I have many inspirations. Some people get confused when I list Terry Pratchett and Douglas Adams along with Joseph Heller and Mark Twain as my comedic influences. They are dumbfounded when they see I have almost as much Heinlein as I do Hugo on my bookshelf. And they’re ready to call a psychiatrist for me when they see my collection of Star Trek novels. (I’ve actually not read most of them…but there are a few authors, particularly Peter David and Diane Duane, who I feel are worth it.)

I know I have a broader bookshelf than many of my fellow SF fans. But I have a broader bookshelf than my fellow literary fans as well. I just read a lot. I don’t have any preconceived notions as to where the good books are to be found. My realization that they can be found anywhere in the dewey decimal system makes shopping for them much more frustrating. (It would be a lot easier to be able to just go to one aisle and buy only books from there.)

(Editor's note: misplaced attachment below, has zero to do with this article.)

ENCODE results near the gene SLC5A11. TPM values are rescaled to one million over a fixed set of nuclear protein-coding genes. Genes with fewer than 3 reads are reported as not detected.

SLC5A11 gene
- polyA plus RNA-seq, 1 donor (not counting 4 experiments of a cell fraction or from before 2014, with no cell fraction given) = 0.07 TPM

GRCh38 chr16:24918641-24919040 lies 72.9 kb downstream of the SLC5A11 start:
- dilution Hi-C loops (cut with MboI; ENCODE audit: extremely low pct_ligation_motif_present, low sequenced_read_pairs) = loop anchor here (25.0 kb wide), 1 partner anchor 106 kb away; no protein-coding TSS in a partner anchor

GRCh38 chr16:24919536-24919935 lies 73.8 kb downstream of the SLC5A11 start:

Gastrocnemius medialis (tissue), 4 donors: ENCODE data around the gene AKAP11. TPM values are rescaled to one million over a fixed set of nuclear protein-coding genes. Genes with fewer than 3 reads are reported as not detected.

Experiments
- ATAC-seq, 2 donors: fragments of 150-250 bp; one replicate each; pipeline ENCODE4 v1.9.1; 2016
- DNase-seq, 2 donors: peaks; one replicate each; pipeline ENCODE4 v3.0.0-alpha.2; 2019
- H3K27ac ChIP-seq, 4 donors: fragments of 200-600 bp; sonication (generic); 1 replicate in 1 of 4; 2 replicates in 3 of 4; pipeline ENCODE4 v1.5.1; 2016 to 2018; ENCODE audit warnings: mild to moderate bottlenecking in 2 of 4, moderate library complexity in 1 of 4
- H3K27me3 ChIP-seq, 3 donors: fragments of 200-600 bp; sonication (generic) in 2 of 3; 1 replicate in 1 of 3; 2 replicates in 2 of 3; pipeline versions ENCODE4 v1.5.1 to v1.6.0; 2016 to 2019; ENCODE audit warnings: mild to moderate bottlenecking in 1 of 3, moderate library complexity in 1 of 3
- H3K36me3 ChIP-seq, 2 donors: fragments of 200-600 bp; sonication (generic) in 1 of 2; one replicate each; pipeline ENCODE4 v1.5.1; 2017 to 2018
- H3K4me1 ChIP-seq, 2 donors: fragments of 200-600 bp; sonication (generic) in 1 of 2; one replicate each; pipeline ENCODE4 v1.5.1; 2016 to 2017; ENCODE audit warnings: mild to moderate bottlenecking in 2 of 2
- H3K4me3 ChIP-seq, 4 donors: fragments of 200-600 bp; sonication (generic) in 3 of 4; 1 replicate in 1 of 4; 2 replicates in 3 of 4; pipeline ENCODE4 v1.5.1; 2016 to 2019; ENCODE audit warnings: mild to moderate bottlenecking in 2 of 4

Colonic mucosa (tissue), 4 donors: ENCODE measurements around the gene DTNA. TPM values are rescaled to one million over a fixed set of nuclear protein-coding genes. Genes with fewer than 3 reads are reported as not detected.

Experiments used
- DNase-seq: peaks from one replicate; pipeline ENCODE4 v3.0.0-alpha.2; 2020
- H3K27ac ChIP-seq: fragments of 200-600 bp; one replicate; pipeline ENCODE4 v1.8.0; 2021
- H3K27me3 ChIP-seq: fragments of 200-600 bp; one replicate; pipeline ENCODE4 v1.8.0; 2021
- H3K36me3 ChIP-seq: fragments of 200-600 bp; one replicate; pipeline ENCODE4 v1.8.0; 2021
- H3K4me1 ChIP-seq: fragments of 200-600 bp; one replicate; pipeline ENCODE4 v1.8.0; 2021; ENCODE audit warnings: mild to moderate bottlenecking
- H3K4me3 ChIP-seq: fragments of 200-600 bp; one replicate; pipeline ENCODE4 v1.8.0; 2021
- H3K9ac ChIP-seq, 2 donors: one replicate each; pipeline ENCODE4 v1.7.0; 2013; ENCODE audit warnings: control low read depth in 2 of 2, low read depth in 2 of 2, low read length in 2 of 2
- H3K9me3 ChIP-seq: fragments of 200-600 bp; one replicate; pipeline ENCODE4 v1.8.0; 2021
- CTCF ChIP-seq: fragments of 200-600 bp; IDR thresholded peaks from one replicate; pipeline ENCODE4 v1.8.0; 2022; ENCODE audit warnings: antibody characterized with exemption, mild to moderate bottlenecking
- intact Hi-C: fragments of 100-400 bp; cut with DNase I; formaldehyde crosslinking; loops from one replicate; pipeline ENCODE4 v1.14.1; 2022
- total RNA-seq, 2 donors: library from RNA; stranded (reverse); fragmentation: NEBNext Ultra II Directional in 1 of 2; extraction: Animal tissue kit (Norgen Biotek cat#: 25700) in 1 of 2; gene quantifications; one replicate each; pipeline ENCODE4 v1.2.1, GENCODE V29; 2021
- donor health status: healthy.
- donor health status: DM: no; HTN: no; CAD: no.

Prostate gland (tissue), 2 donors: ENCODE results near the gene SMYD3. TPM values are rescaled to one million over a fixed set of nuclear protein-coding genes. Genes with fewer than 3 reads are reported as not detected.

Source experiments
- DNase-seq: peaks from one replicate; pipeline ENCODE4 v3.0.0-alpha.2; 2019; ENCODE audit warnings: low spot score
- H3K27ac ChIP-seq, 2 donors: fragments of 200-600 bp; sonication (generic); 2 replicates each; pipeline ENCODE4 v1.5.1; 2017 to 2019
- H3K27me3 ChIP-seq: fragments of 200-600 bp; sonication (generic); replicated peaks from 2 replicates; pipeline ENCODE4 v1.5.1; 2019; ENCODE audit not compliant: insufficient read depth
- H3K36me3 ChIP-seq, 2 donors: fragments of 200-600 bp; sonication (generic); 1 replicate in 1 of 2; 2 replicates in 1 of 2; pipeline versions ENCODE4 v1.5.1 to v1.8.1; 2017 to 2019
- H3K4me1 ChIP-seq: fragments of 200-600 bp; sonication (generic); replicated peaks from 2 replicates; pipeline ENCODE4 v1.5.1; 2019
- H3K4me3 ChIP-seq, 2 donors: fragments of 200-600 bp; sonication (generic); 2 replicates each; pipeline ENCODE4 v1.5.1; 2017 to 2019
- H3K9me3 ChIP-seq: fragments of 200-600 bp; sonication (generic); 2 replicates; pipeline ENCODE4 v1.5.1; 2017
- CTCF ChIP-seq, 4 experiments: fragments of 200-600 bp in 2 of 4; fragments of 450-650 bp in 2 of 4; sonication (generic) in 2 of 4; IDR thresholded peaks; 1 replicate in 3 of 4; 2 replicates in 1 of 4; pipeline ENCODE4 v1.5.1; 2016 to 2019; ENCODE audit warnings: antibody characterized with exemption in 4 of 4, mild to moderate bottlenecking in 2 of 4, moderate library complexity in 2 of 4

I think my problem began in first grade. My first grade teacher (it’s her fault, all her fault) had a continuous contest going every year to see which kids could read the most books.

It wasn’t exactly set up as a contest. Every child wrote down the books they read, along with the adult who listened to them read the books. The teacher advertised it as a challenge for every student to read as many books as they could. Not as a challenge between students. However, records were kept. At the start of the school year I happened to know that the all-time record was held by a girl three years older than me, who lived across the street. I knew my brother was in third place. I left them in the dust. 1509 books. My brother claims I cheated, but then again, he might just be mad that he was pushed back to fourth.